Such breed specific-issues inform us that it is important to educate yourself as a dog owner on the health problems your canine may be more prone to. When ensuring a healthy diet for your pet, there are many other factors that should be considered when purchasing the right food for your dog. By making effort to research your dog’s food, along with a veterinarian-recommended weight-loss goal, you can help your canine to live a healthy life.

  • Activity level. After recording the weight and breed of your companion, it is important to account for the average daily activity level your pet receives. Just like humans, active dogs need a greater level of daily caloric intake than dogs that lounge around all day long.

    It is very important that, along with the adjustment to the dog’s caloric intake, in order to modify the animal’s diet, the dog be exercised accordingly. Whether it be a walk around the block, or a scheduled three trips to the local dog park a week, these actions must be performed in order to insure the continued decrease in your dog’s weight to a healthier amount.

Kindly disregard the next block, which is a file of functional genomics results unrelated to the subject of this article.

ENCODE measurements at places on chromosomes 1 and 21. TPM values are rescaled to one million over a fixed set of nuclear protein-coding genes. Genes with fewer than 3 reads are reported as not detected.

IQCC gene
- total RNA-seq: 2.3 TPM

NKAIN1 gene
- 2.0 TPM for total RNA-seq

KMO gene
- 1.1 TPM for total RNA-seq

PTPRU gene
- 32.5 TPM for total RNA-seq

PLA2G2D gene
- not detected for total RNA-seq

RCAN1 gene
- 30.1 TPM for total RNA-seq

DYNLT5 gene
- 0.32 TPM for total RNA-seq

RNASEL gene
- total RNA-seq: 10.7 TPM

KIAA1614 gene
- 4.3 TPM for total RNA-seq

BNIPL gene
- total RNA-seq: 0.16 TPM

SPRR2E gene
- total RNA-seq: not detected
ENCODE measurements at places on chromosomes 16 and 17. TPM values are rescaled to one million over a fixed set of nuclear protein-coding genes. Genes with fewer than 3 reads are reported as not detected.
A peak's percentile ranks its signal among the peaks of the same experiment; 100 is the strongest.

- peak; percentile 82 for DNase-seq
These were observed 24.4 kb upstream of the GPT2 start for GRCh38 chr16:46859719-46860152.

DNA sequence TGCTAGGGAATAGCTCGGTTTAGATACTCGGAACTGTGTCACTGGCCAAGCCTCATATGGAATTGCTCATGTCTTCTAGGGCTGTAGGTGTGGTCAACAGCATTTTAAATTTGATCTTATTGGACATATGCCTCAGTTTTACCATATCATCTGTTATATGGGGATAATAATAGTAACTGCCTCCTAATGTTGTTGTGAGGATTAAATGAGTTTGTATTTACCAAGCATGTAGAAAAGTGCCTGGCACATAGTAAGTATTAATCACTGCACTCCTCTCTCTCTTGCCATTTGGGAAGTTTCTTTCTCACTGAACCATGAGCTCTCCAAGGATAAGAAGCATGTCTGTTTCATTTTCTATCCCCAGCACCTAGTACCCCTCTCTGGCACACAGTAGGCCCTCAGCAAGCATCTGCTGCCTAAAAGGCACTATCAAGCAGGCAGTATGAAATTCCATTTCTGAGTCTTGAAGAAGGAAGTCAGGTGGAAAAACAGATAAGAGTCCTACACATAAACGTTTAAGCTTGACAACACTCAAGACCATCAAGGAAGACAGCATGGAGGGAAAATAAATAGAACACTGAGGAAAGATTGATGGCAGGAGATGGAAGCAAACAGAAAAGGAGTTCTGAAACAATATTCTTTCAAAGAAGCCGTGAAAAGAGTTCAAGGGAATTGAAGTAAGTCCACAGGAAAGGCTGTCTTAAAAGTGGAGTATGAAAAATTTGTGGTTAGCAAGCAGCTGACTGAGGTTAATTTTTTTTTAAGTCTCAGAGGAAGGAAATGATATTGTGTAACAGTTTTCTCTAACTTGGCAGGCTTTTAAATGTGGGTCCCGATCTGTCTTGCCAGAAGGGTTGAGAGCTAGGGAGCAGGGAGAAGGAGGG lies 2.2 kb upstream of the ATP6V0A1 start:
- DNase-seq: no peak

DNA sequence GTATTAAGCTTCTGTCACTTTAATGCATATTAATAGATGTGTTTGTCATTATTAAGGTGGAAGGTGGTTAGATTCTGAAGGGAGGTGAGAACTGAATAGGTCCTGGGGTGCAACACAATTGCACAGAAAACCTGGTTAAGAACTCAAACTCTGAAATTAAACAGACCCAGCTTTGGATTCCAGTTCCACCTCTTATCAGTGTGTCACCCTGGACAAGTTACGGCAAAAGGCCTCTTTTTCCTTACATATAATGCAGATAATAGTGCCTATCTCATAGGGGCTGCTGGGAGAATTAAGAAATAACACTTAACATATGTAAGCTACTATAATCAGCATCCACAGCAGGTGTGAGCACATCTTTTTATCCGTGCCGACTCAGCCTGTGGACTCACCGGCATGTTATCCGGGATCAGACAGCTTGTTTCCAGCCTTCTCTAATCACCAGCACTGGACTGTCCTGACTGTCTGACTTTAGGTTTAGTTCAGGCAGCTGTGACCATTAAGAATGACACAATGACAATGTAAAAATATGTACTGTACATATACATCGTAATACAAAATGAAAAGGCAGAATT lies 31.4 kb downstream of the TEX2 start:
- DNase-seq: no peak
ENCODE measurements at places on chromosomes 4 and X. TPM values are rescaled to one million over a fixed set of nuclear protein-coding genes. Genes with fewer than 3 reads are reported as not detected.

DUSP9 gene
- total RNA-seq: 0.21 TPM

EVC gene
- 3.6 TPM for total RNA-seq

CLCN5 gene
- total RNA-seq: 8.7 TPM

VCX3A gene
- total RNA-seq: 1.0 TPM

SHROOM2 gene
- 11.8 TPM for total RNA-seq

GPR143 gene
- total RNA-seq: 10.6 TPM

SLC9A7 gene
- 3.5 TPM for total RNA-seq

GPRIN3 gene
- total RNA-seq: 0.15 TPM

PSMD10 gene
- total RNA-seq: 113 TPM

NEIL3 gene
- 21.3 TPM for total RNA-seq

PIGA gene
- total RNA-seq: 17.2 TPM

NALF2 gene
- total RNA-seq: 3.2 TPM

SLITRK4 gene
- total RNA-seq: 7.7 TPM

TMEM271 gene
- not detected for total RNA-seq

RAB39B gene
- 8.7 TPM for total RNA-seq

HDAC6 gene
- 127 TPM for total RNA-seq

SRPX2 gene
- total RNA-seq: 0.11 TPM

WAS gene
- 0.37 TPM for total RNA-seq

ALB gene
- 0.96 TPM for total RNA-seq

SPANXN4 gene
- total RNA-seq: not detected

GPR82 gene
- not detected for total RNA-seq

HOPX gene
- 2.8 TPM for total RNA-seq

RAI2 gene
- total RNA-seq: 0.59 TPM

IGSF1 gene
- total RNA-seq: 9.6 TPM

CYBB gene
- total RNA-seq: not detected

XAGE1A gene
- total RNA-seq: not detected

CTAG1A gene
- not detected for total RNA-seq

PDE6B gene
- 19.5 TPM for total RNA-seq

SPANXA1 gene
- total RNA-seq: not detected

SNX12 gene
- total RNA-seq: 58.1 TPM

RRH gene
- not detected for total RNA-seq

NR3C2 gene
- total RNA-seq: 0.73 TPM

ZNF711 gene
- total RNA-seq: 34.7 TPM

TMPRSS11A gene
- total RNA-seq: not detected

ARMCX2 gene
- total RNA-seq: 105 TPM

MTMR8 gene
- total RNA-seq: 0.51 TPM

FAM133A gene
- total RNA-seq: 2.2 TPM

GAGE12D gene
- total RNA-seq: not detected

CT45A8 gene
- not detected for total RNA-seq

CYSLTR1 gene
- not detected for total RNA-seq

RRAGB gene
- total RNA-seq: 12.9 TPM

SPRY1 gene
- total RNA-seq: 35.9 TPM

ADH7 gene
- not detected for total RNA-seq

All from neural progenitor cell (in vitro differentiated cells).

Exercise comes in different forms, but however it may occur for your pet, the basic amount of time your dog should be exercising daily is about 30 minutes. The importance of this step cannot be overstated! If exercise is not included in the dietary process of helping your dog lose weight and become a healthier animal, you will fail to achieve the desired weight loss.

    Of course, owners can take the opportunity and exercise along with their pets. By sticking to an exercise course that will benefit both dog and human, owners can ensure that their dog stays on track while they themselves stay on track, establishing a healthier household.

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Image credit: Wikimedia.